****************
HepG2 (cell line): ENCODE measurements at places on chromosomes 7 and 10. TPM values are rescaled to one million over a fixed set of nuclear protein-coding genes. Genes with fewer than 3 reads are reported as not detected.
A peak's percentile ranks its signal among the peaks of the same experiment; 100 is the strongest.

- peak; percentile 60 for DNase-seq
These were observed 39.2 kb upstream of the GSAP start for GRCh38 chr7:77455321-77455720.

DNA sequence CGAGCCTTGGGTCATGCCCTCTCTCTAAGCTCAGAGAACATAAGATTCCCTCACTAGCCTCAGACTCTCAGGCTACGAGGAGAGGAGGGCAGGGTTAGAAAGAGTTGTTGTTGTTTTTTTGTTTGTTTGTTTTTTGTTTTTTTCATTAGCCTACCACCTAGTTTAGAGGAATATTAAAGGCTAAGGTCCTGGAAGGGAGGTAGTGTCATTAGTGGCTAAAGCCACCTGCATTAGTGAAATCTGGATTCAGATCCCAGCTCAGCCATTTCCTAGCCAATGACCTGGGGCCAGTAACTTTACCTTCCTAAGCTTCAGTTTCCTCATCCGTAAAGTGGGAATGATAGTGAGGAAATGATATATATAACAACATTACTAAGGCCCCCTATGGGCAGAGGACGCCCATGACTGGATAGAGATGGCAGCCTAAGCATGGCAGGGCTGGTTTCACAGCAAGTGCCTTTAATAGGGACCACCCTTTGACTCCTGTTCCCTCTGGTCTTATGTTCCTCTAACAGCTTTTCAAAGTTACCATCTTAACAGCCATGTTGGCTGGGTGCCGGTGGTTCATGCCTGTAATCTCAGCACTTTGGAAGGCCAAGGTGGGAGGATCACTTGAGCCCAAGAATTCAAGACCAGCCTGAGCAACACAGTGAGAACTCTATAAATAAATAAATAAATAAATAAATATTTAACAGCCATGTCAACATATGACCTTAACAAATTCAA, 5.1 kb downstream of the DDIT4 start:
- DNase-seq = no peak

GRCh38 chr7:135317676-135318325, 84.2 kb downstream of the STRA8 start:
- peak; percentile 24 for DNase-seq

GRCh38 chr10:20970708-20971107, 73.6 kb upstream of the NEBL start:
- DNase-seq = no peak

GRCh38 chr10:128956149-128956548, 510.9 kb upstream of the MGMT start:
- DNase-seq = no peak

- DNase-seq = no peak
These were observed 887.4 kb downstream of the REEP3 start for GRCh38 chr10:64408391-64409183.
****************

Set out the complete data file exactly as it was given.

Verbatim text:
HepG2 (cell line): ENCODE measurements at places on chromosomes 7 and 10. TPM values are rescaled to one million over a fixed set of nuclear protein-coding genes. Genes with fewer than 3 reads are reported as not detected.
A peak's percentile ranks its signal among the peaks of the same experiment; 100 is the strongest.

- peak; percentile 60 for DNase-seq
These were observed 39.2 kb upstream of the GSAP start for GRCh38 chr7:77455321-77455720.

DNA sequence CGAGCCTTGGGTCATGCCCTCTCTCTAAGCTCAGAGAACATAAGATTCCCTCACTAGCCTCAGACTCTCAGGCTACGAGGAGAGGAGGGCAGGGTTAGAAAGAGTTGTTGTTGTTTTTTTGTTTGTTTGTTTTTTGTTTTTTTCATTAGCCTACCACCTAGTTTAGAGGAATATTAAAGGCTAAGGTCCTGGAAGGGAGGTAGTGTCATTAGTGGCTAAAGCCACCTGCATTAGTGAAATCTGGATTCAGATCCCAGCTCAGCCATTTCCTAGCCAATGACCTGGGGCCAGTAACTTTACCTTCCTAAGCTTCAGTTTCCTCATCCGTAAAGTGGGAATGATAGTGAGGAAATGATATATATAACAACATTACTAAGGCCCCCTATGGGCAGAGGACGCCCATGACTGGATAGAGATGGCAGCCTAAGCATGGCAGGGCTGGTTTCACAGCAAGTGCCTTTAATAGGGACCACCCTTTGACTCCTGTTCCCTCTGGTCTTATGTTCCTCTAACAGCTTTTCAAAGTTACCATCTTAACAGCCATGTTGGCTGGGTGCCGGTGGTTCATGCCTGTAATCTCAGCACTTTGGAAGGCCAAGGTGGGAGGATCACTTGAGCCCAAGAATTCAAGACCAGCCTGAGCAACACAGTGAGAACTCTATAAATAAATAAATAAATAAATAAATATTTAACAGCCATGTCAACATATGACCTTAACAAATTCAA, 5.1 kb downstream of the DDIT4 start:
- DNase-seq = no peak

GRCh38 chr7:135317676-135318325, 84.2 kb downstream of the STRA8 start:
- peak; percentile 24 for DNase-seq

GRCh38 chr10:20970708-20971107, 73.6 kb upstream of the NEBL start:
- DNase-seq = no peak

GRCh38 chr10:128956149-128956548, 510.9 kb upstream of the MGMT start:
- DNase-seq = no peak

- DNase-seq = no peak
These were observed 887.4 kb downstream of the REEP3 start for GRCh38 chr10:64408391-64409183.